To reveal specific functions of glucose-sensitive (GS) and glucose-insensitive (GIS) cells in chemical information processing, single neuron activity was recorded in the amygdaloid body (AMY) of macaques during: 1) gustatory stimulations and 2) microelectrophoretic administration of chemicals. Of the 629 neurons tested, 56 (8.9%) responded to, usually two or more, taste qualities. Hedonically distinct tastants usually elicited opposite firing rate changes of the gustatory cells. Seventy percent of the gustatory responses were recorded from GS neurons (17% of all AMY cells). Catecholamines (CAs) induced discharge rate changes in a majority of taste-responsive neurons: The GS gustatory cells were suppressed by norepinephrine (in the form of noradrenaline HCl, NA), whereas the GIS taste-responsive neurons were facilitated by dopamine (DA). Furthermore, NA- and/or DA-antagonists were able to attenuate or suppress taste-elicited responses of several of these cells. These and previous data indicate a specific functional organization of AMY gustatory cells: The GS and GIS taste neurons appear to be involved in differential integration of feeding-associated humoral-metabolic, motivational and exogenous chemical information.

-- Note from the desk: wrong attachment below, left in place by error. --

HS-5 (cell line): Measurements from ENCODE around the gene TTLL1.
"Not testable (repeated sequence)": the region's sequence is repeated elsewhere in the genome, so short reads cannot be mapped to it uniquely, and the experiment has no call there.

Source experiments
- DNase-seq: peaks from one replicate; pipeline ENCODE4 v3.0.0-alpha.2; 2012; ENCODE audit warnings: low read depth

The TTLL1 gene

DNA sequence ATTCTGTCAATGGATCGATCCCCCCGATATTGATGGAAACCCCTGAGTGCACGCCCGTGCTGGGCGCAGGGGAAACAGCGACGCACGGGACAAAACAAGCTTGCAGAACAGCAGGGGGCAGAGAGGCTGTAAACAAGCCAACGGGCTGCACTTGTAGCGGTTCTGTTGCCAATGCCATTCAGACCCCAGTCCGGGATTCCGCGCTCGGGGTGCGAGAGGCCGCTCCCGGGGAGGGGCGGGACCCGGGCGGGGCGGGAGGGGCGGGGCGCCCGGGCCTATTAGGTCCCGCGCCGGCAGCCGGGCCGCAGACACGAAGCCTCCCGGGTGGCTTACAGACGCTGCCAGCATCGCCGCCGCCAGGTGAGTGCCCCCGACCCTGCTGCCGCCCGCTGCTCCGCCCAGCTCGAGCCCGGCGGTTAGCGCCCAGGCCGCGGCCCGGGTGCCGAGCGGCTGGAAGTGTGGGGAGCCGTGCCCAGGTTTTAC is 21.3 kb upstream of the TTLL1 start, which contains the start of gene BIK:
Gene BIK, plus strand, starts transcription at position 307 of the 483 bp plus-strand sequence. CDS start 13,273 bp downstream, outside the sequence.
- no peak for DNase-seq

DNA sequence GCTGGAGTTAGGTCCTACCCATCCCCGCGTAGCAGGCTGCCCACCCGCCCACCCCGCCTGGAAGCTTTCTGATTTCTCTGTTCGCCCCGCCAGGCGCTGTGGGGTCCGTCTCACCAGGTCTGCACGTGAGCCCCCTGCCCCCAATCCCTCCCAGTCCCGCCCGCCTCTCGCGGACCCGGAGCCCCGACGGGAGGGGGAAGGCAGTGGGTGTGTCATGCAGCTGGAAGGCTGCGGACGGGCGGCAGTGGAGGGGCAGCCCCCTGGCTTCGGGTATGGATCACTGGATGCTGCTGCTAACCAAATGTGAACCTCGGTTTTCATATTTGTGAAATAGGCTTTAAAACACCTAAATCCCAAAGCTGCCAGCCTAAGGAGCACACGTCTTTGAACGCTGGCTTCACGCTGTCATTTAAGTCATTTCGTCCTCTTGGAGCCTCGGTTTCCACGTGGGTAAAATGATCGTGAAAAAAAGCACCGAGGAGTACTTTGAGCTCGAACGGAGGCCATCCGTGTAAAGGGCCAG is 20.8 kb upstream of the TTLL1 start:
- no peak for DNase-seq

|Number of pages||5|
|Journal||Annals of the New York Academy of Sciences|
|Publication status||Published - Jan 1 1998|
ASJC Scopus subject areas
- Biochemistry, Genetics and Molecular Biology(all)
- History and Philosophy of Science